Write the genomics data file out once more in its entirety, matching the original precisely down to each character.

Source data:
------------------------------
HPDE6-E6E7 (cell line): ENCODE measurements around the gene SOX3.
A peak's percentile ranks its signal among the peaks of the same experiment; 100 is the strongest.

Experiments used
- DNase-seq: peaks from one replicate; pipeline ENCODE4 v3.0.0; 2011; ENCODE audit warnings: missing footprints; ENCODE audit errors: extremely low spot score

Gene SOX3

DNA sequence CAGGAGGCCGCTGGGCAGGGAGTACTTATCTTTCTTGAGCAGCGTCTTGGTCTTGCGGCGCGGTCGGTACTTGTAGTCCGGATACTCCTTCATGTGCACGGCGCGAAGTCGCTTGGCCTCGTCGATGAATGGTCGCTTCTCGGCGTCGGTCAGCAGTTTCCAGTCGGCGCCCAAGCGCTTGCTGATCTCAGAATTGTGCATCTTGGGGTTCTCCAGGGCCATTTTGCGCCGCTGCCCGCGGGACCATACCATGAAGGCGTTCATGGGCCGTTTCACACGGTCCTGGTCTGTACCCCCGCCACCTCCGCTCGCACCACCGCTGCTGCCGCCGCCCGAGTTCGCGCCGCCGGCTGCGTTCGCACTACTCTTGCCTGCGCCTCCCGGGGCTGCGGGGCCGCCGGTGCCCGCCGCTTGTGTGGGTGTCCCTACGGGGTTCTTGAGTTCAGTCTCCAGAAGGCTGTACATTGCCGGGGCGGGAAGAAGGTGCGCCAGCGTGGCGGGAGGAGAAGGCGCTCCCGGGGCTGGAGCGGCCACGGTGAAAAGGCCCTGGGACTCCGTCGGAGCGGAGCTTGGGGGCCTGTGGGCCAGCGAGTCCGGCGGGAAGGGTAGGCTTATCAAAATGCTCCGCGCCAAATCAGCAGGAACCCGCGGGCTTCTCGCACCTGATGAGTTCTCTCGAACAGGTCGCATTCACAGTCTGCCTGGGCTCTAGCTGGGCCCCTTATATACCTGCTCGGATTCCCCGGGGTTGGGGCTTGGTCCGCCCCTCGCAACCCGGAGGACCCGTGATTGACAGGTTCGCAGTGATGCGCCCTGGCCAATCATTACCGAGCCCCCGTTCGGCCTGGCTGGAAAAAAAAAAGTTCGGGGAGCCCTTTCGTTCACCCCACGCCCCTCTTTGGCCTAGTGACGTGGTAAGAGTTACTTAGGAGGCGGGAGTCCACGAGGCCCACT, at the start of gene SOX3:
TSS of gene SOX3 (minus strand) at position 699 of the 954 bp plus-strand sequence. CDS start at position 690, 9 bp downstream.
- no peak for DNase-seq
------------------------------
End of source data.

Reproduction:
HPDE6-E6E7 (cell line): ENCODE measurements around the gene SOX3.
A peak's percentile ranks its signal among the peaks of the same experiment; 100 is the strongest.

Experiments used
- DNase-seq: peaks from one replicate; pipeline ENCODE4 v3.0.0; 2011; ENCODE audit warnings: missing footprints; ENCODE audit errors: extremely low spot score

Gene SOX3

DNA sequence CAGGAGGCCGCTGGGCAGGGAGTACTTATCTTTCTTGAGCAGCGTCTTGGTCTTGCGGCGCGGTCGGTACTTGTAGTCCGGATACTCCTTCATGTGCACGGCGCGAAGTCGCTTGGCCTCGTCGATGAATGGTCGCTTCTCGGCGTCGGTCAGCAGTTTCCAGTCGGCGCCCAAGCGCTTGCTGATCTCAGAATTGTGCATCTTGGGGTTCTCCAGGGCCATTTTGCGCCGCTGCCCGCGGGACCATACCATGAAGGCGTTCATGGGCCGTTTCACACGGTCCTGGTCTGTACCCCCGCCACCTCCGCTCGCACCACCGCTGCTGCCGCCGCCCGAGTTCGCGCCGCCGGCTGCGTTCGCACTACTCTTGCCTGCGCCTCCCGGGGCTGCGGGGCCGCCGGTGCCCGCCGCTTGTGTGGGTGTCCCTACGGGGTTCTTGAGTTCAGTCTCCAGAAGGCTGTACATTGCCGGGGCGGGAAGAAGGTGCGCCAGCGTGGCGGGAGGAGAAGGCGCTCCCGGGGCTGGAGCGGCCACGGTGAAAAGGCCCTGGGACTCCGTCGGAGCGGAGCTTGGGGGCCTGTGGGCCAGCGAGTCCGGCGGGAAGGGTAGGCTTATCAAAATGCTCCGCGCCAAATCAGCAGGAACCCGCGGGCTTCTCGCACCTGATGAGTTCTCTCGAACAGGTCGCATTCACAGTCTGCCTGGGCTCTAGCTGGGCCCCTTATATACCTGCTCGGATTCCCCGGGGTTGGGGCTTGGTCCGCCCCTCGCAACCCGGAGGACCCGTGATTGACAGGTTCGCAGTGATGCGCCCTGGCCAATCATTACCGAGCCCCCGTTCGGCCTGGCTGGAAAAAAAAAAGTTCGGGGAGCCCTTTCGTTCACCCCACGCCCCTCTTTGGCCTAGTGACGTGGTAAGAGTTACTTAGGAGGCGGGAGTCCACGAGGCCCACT, at the start of gene SOX3:
TSS of gene SOX3 (minus strand) at position 699 of the 954 bp plus-strand sequence. CDS start at position 690, 9 bp downstream.
- no peak for DNase-seq